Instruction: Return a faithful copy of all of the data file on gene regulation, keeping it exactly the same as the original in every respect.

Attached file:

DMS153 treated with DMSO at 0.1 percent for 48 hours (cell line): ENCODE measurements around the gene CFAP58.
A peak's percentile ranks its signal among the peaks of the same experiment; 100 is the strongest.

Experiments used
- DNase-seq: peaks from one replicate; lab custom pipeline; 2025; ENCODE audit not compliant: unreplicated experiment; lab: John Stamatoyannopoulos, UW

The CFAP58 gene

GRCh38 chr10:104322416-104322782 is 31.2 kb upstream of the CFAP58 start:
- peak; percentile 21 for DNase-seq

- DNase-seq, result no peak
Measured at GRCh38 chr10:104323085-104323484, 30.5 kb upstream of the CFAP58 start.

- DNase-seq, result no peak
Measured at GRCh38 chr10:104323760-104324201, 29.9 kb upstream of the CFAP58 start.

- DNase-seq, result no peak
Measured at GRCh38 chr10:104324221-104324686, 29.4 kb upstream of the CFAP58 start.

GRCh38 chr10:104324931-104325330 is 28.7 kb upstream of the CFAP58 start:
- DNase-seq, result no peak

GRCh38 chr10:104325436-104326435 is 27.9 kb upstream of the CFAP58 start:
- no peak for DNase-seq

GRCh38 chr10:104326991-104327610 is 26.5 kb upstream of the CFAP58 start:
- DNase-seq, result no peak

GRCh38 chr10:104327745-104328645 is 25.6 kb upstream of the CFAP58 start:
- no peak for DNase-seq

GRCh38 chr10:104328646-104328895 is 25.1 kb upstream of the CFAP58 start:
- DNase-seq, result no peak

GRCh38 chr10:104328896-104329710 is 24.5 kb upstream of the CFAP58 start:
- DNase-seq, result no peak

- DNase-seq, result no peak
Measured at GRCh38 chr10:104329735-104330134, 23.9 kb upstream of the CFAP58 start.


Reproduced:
DMS153 treated with DMSO at 0.1 percent for 48 hours (cell line): ENCODE measurements around the gene CFAP58.
A peak's percentile ranks its signal among the peaks of the same experiment; 100 is the strongest.

Experiments used
- DNase-seq: peaks from one replicate; lab custom pipeline; 2025; ENCODE audit not compliant: unreplicated experiment; lab: John Stamatoyannopoulos, UW

The CFAP58 gene

GRCh38 chr10:104322416-104322782 is 31.2 kb upstream of the CFAP58 start:
- peak; percentile 21 for DNase-seq

- DNase-seq, result no peak
Measured at GRCh38 chr10:104323085-104323484, 30.5 kb upstream of the CFAP58 start.

- DNase-seq, result no peak
Measured at GRCh38 chr10:104323760-104324201, 29.9 kb upstream of the CFAP58 start.

- DNase-seq, result no peak
Measured at GRCh38 chr10:104324221-104324686, 29.4 kb upstream of the CFAP58 start.

GRCh38 chr10:104324931-104325330 is 28.7 kb upstream of the CFAP58 start:
- DNase-seq, result no peak

GRCh38 chr10:104325436-104326435 is 27.9 kb upstream of the CFAP58 start:
- no peak for DNase-seq

GRCh38 chr10:104326991-104327610 is 26.5 kb upstream of the CFAP58 start:
- DNase-seq, result no peak

GRCh38 chr10:104327745-104328645 is 25.6 kb upstream of the CFAP58 start:
- no peak for DNase-seq

GRCh38 chr10:104328646-104328895 is 25.1 kb upstream of the CFAP58 start:
- DNase-seq, result no peak

GRCh38 chr10:104328896-104329710 is 24.5 kb upstream of the CFAP58 start:
- DNase-seq, result no peak

- DNase-seq, result no peak
Measured at GRCh38 chr10:104329735-104330134, 23.9 kb upstream of the CFAP58 start.